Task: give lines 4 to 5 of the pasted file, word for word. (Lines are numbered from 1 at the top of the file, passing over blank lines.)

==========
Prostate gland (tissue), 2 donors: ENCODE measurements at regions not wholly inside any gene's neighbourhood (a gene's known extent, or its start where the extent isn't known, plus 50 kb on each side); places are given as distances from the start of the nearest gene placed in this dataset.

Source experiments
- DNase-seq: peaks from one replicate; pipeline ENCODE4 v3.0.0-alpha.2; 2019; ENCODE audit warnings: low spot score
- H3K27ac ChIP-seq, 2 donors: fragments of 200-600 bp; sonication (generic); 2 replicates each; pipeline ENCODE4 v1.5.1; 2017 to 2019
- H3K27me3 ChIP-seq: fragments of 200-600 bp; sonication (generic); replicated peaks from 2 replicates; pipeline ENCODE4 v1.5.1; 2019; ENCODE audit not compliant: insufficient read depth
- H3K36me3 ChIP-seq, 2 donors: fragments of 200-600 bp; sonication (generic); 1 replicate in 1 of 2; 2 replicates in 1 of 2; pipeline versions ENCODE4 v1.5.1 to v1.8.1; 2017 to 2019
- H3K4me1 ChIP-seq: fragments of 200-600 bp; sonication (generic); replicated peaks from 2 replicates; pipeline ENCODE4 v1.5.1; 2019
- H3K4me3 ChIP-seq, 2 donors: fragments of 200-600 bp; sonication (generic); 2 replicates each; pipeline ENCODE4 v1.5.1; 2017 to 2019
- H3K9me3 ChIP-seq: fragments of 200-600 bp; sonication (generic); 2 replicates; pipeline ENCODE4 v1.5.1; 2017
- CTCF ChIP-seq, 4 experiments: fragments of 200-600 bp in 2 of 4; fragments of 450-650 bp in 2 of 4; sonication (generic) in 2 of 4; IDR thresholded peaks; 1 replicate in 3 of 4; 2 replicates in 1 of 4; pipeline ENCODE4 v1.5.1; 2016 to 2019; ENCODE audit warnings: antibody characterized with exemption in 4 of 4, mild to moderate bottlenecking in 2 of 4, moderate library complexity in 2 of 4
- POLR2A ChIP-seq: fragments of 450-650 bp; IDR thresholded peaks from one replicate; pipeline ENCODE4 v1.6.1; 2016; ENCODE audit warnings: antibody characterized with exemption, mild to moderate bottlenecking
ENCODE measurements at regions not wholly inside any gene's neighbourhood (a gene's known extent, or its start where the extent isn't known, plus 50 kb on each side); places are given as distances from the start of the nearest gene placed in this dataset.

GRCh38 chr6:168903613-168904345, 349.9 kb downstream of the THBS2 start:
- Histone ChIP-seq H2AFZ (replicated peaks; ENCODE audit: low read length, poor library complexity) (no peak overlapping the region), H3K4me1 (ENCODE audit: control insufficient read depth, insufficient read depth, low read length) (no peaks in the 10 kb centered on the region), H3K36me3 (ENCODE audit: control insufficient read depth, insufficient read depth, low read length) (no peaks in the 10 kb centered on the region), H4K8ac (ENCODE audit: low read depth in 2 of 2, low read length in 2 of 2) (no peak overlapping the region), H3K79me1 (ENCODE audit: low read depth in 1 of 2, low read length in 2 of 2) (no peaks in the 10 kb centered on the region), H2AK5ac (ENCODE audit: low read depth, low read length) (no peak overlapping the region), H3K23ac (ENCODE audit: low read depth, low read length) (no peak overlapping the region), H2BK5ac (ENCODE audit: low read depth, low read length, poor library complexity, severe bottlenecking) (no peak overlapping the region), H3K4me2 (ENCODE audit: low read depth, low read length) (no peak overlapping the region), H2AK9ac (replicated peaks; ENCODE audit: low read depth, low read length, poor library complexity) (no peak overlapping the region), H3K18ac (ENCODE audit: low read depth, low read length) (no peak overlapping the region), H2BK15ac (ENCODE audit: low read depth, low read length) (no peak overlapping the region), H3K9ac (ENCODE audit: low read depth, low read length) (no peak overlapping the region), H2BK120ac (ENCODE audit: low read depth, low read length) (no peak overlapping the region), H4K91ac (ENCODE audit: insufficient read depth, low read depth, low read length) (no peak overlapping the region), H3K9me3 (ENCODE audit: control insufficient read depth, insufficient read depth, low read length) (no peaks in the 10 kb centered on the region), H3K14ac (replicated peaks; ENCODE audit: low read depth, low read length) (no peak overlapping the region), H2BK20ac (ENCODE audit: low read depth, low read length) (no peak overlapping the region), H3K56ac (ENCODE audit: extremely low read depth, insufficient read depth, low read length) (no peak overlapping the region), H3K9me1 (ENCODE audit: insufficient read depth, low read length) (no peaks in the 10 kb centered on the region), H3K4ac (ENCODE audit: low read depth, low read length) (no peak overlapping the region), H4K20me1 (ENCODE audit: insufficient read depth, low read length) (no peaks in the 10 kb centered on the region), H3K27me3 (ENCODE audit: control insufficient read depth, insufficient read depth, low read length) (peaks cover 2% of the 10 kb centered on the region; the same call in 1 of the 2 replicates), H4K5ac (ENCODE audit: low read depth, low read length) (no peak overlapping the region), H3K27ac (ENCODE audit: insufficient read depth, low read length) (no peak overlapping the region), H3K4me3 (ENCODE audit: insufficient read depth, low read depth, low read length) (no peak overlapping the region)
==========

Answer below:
- H3K27ac ChIP-seq, 2 donors: fragments of 200-600 bp; sonication (generic); 2 replicates each; pipeline ENCODE4 v1.5.1; 2017 to 2019
- H3K27me3 ChIP-seq: fragments of 200-600 bp; sonication (generic); replicated peaks from 2 replicates; pipeline ENCODE4 v1.5.1; 2019; ENCODE audit not compliant: insufficient read depth